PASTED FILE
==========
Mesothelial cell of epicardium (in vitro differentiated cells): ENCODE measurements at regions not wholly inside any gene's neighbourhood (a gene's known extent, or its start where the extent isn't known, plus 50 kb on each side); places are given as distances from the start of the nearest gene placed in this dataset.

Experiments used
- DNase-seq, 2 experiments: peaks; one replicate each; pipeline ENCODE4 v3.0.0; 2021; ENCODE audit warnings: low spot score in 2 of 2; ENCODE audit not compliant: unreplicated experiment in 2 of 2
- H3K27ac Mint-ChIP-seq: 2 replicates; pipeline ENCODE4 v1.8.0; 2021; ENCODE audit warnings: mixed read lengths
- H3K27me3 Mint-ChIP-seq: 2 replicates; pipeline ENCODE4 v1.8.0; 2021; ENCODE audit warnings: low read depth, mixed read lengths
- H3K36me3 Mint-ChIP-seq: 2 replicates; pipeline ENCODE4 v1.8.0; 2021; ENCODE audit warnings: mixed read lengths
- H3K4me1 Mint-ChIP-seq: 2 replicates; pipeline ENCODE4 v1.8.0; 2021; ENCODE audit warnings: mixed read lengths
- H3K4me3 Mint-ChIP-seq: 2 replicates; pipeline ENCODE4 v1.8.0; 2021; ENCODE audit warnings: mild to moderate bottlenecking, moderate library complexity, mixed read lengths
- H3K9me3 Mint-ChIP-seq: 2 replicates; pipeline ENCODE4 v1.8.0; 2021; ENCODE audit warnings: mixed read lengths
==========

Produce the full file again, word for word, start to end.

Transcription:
Mesothelial cell of epicardium (in vitro differentiated cells): ENCODE measurements at regions not wholly inside any gene's neighbourhood (a gene's known extent, or its start where the extent isn't known, plus 50 kb on each side); places are given as distances from the start of the nearest gene placed in this dataset.

Experiments used
- DNase-seq, 2 experiments: peaks; one replicate each; pipeline ENCODE4 v3.0.0; 2021; ENCODE audit warnings: low spot score in 2 of 2; ENCODE audit not compliant: unreplicated experiment in 2 of 2
- H3K27ac Mint-ChIP-seq: 2 replicates; pipeline ENCODE4 v1.8.0; 2021; ENCODE audit warnings: mixed read lengths
- H3K27me3 Mint-ChIP-seq: 2 replicates; pipeline ENCODE4 v1.8.0; 2021; ENCODE audit warnings: low read depth, mixed read lengths
- H3K36me3 Mint-ChIP-seq: 2 replicates; pipeline ENCODE4 v1.8.0; 2021; ENCODE audit warnings: mixed read lengths
- H3K4me1 Mint-ChIP-seq: 2 replicates; pipeline ENCODE4 v1.8.0; 2021; ENCODE audit warnings: mixed read lengths
- H3K4me3 Mint-ChIP-seq: 2 replicates; pipeline ENCODE4 v1.8.0; 2021; ENCODE audit warnings: mild to moderate bottlenecking, moderate library complexity, mixed read lengths
- H3K9me3 Mint-ChIP-seq: 2 replicates; pipeline ENCODE4 v1.8.0; 2021; ENCODE audit warnings: mixed read lengths